Writing that is precise, simple, and compelling is effective. It disseminates the writer’s ideas to the rest of the world. Ineffective writing is perplexing, lengthy, and unpersuasive. It distorts the writer’s thoughts. What, on the other hand, makes writing effective? Ideas, organization, voice, words, sentences, correctness, and design are all characteristics of effective writing.
CMA Consulting listed the 7 traits of business writing:
First are the Ideas. The writing is focused on a significant topic, has a clear main argument, includes useful details, and accomplishes its goal.
Communication is also based on ideas. The purpose of writing or speaking is to convey information from one person to another. Meaningful communication is the product of strong ideas.
Second is Organization. The general structure of a communication, the order in which its components are presented, and the transitions that connect them all are all addressed by the organization. This chapter focuses on organization, explains specific organizational issues, and offers practical answers. The writing has a solid start, middle, and end, and the content is effectively organized.
It’s no coincidence that a company might also be referred to as an organization. A well-organized firm is more likely to be lucrative, while a poorly organized business is more likely to fail.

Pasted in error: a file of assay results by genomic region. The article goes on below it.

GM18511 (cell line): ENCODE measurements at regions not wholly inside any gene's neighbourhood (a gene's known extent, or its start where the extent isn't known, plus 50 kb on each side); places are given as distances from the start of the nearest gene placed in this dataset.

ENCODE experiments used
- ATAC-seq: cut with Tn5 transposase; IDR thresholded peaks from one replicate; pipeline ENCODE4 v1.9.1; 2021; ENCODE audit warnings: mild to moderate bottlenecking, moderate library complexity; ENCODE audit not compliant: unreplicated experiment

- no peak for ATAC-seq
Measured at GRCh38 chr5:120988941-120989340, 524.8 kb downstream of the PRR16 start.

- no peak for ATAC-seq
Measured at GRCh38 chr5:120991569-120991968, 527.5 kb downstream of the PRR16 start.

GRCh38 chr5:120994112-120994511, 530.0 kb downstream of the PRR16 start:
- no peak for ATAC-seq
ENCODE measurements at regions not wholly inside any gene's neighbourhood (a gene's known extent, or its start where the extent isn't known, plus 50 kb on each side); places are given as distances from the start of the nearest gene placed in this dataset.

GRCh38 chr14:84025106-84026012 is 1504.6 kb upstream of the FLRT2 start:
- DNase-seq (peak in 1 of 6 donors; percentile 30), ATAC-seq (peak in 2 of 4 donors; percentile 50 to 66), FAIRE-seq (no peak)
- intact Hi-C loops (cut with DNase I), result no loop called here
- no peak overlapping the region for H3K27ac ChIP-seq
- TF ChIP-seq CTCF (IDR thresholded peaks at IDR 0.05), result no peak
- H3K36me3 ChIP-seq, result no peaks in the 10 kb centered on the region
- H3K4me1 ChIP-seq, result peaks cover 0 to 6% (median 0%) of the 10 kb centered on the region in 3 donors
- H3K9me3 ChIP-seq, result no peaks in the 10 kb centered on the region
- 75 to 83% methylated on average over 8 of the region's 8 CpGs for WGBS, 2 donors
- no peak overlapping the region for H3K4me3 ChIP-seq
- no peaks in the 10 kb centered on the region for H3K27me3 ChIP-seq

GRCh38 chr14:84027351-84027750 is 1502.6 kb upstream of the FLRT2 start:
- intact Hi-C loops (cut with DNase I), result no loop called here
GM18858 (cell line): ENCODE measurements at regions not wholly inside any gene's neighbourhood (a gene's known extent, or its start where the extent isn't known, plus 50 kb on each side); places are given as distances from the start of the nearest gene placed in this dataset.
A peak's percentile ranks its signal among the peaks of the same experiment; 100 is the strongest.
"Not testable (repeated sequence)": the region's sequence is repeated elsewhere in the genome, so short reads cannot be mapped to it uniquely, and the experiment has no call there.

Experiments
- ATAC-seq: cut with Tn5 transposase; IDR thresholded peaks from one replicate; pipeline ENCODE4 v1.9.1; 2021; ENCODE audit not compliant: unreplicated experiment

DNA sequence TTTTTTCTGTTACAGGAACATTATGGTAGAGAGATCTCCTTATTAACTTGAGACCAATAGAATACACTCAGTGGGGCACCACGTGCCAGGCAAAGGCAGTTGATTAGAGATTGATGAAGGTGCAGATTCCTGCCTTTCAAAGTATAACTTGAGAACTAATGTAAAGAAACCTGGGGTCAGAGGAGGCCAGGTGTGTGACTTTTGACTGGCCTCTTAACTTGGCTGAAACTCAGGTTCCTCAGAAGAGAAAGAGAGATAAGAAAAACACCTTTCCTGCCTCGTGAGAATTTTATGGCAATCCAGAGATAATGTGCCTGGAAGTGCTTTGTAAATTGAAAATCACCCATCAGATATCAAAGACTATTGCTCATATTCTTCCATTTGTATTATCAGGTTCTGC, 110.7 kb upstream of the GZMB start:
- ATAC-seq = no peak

The third is Voice. The tone is appropriate for the topic, purpose, and audience, and it reflects favorably on the writer while also engaging with the reader. Although voice is difficult to define, it is easy to identify. When someone uses a sarcastic, hostile, or otherwise improper tone of voice, we typically say, “Don’t use that tone of voice.” We might also respond to an email in an unprofessional manner
Forth is Words. The writing employs exact words and verbs, refrains from using slang or colloquialisms, and specifies technical terms when appropriate. Take a cue from the three little pigs: just as straw or stick home cannot withstand the wind, writing with poor, uninteresting language cannot convey a powerful message. A house made of bricks, on the other hand, stands firm, and writing with rich, intriguing words sends a strong message.
Fifth is Sentences. Sentences which flow effortlessly, with lengths, patterns, types, and starts that change. It is possible for a sentence to be short or long. It can present a fact or pose a question, issue a command or exhibit emotion, or even show how two circumstances are related. That’s a lot for a single sentence to do. This chapter will demonstrate how to achieve that.
Sixth is Correctness. Punctuation, capitalization, spelling, usage, and grammar are all in proper working order. Before you share your writing with another individual, make sure it is correct. You wouldn’t want to go out with missing buttons or hems unraveling, and you wouldn’t want to publish with agreement errors, misspellings, or other humiliating faults.
Lastly is Design. Typography, color, white space, lists, graphics, and other elements clearly communicate the message and are appropriate for the topic and purpose. It’s not about making a big statement or utilizing color just for the sake of it in business documents. Design, on the other hand, must serve content. The purpose of design, like every other trait, is clear communication, and the only way for it to work is to make the message clearer.
Being good at business writing will benefit you a lot as an individual. In case you’re looking to learn more, CMA Consulting is offering business writing skills training courses that will help you a lot.